This post was written by Luke Colavito, the iDE Country Director for Nepal. The photos were taken by Bimala Rai Colavito, an iDE Volunteer. This is the first post in a series of blog posts on the MAWTW project. Read the second post here and the last post here.
Commercial Pocket Approach
The Market Access and Water Technologies (MAWTW, 2013-2016) project was implemented by iDE and partners SAPPROS, NTAG, Samjhauta and International Water Management Institute (IWMI) and supported by the USAID Innovations for Gender Equality Program. It targeted three districts in Nepal's far western region, which is the poorest region of Nepal and holds conservative attitudes toward women and disadvantaged groups. As a result, women and other marginalized groups often have very limited opportunities. Additionally, the region has a weak market, with the agro private sector present only in district capitals and major towns.
MAWTW piloted the commercial pocket approach to commercialize smallholder agriculture with a focus on involving and empowering women. The approach involves working with communities, the private sector and government to facilitate sufficient volume of production to: 1) establish community-managed collection centers for market access and services to member farmers, and 2) to establish community-based local service providers, known as Community Business Facilitators (CBFs) who market agro inputs and equipment as well as provide training to their customers. These CBFs earn a commission on their sales
Over the course of the project, MAWTW has brought over 10,000 farmers—93 percent of them women—into commercial agriculture and has developed 14 community-managed collection centers.
Water Technologies and Multiple Use Water Systems (MUS)
The program includes a strong focus on marketing water technologies—drip irrigation, micro sprinklers, shallow tube wells (in the plains) and multiple use water systems (MUS)—that save labor, increase production, and enable production in the dry season. MUS are piped systems that provide sufficient water for domestic needs and additional water for high-value crop production. They greatly reduce the workload of women and girls that carry water. Even with new agricultural activities, women save net time and MUS free up more time for girl students to dedicate to their studies. MAWTW has developed 60 MUS and contributed to the institutionalization of the MUS approach.
MAWTW MUS farmers utilize drip irrigation to save water, labor and increase production. Nigale VDC, Khailali District.
Women's Empowerment and Focus
A key focus in MAWTW was to facilitate and build the capacity of women to become entrepreneurs and community leaders so that they may serve as role models in their communities. MAWTW helped empower more than 9,000 women to become commercial farmers (93 percent of MAWTW farmers) with an increase in annual vegetable income of $205. Forty women have become entrepreneurs marketing agricultural inputs or produce, and 85 women are members of marketing and planning committees that manage collection centers (57 percent of members). Finally, 292 women who serve in MUS hold key management roles (62 percent of members).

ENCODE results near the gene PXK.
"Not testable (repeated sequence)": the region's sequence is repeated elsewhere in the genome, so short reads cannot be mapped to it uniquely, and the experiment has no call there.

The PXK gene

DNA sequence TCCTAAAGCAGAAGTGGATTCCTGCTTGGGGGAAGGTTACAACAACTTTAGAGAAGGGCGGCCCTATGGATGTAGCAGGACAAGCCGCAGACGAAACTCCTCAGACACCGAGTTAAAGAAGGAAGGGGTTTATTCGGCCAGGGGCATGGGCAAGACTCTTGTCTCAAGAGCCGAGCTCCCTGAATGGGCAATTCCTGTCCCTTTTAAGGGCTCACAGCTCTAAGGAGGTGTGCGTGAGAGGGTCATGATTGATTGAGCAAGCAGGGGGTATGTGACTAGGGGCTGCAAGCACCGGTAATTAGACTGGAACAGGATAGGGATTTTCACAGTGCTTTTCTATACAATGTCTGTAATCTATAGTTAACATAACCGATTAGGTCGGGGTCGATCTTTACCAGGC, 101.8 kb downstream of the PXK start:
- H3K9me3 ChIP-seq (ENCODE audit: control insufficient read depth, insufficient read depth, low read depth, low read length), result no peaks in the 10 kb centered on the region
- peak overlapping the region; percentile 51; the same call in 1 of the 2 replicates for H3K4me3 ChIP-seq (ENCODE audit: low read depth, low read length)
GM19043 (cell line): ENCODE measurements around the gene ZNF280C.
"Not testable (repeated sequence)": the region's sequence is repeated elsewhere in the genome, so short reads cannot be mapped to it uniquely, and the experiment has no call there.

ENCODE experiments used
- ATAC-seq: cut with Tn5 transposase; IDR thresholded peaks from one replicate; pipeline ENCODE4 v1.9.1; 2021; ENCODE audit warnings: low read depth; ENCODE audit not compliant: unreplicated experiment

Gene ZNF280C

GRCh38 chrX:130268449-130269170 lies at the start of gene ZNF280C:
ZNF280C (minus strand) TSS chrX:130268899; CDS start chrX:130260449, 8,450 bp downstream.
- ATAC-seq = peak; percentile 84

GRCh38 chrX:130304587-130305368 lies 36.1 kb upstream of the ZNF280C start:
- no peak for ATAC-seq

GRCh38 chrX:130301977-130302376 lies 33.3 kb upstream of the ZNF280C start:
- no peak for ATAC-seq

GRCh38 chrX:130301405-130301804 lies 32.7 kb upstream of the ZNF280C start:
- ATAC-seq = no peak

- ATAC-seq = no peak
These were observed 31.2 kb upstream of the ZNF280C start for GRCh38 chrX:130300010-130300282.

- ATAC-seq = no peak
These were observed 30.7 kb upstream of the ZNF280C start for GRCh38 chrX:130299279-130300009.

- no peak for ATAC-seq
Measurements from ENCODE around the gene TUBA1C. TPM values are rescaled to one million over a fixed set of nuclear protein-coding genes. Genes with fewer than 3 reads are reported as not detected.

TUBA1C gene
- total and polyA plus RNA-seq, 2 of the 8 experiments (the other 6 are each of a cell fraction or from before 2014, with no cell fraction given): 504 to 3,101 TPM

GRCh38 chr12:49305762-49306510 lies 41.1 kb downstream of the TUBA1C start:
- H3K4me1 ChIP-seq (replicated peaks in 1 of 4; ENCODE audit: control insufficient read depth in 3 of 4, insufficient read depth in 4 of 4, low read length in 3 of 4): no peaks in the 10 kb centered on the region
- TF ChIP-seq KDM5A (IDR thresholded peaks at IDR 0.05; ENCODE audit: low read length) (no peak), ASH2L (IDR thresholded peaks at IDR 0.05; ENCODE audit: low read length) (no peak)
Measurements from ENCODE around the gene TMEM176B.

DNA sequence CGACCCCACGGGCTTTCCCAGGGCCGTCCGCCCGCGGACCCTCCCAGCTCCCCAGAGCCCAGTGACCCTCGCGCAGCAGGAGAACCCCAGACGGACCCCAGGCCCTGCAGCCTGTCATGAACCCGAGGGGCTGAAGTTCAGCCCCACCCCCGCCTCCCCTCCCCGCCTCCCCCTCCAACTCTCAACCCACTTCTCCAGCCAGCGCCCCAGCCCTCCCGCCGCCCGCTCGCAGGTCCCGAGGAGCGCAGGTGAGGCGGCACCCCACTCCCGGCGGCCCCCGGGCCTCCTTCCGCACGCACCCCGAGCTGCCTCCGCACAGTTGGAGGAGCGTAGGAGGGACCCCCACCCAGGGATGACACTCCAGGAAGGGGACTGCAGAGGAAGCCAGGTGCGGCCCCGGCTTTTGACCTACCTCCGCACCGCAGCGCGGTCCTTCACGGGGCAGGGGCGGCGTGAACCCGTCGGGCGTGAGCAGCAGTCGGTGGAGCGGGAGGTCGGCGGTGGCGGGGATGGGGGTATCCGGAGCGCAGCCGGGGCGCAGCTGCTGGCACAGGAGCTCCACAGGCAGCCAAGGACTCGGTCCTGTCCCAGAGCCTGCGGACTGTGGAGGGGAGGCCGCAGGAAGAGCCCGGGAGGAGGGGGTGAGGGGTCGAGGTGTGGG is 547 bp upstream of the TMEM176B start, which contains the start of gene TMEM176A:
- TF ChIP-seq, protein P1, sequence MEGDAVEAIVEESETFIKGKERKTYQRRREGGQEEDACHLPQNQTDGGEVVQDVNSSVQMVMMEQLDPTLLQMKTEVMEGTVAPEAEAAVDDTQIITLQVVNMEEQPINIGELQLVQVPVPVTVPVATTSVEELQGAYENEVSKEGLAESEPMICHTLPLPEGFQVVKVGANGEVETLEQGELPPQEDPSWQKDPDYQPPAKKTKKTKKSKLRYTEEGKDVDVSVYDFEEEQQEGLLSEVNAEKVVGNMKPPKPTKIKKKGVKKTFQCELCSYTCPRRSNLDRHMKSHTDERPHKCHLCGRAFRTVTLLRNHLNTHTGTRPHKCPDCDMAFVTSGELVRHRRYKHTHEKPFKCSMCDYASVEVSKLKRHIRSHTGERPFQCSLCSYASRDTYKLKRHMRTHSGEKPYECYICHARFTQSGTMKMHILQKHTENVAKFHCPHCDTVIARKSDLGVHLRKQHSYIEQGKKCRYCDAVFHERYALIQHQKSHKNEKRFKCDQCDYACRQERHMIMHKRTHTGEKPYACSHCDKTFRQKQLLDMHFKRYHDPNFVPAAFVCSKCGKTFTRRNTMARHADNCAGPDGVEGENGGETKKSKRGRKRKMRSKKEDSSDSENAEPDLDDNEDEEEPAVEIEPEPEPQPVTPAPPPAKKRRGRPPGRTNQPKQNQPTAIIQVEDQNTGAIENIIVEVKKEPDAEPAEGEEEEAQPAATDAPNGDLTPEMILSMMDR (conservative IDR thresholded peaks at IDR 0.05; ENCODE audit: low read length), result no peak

The International Center for Research on Women (ICRW) did a field review on the commercial pocket approach in 2012 and found that it was important for establishing women role models in the community. MAWTW also provided nutrition and health training to more than 2,000 women farmers who were pregnant or had young children within the 1,000 day period when nutrition is critical for child development. The program also focused on the use of safe integrated pest management (IPM) approaches and encouraged the consumption of nutritious foods, including vegetables.
Study and International MUS Workshop
With support from MAWTW, IWMI conducted a study of early MUS (7-10 years-old) and found that 85 percent of systems are fully functional—nearly double that of conventional systems, with a benefit-cost ratio of 11 to 1 in terms of agricultural income only (Clement 2015). This study resulted in an international MUS workshop held in Nepal (February 24 and 25th, 2016) for the exchange of best practices and knowledge, as well as to promote the MUS approach. The workshop was co-organized by iDE, the Global MUS Group, IWMI, the Farmer Managed Irrigation System Trust (FMIST) and by the Ministry of Population and Environment, which recognized MUS as important for climate change adaptation. Proceedings and materials from the workshop will be hosted by the Global MUS Group. Key findings and results of the workshop include:
- The importance to transition from a project to program approach with recognition of MUS in government norms. Most governments and development organizations have a separation of investments for domestic and productive uses of water. South Africa is one of the few countries that formally recognizes MUS.
- There are a wide variety of MUS designs depending on water resources and community needs, including for agriculture, livestock, sanitation, hydropower, productive enterprises and more.
- MUS are an important climate change adaptation allowing communities to better allocate scare water resources. Farmers earn more from reliable irrigation, and people have increased access to nutritious food in dry seasons. It is also important for protecting landscapes and water sources in the face of climate impacts.
- MUS are more sustainable than conventional drinking water systems due to the income they generate.
- The workshop resulted in the formation of the Nepal MUS network linked to the Global MUS Group to share information and promote the MUS approach.
International MUS Workshop held Feb. 25 and 26, 2016, Kathmandu, Nepal.
In the next post in this series, we will explore a case study that follows the experience of Til Sari Thapa, the Chairperson of a Collection Center formed by MAWTW. Stay tuned!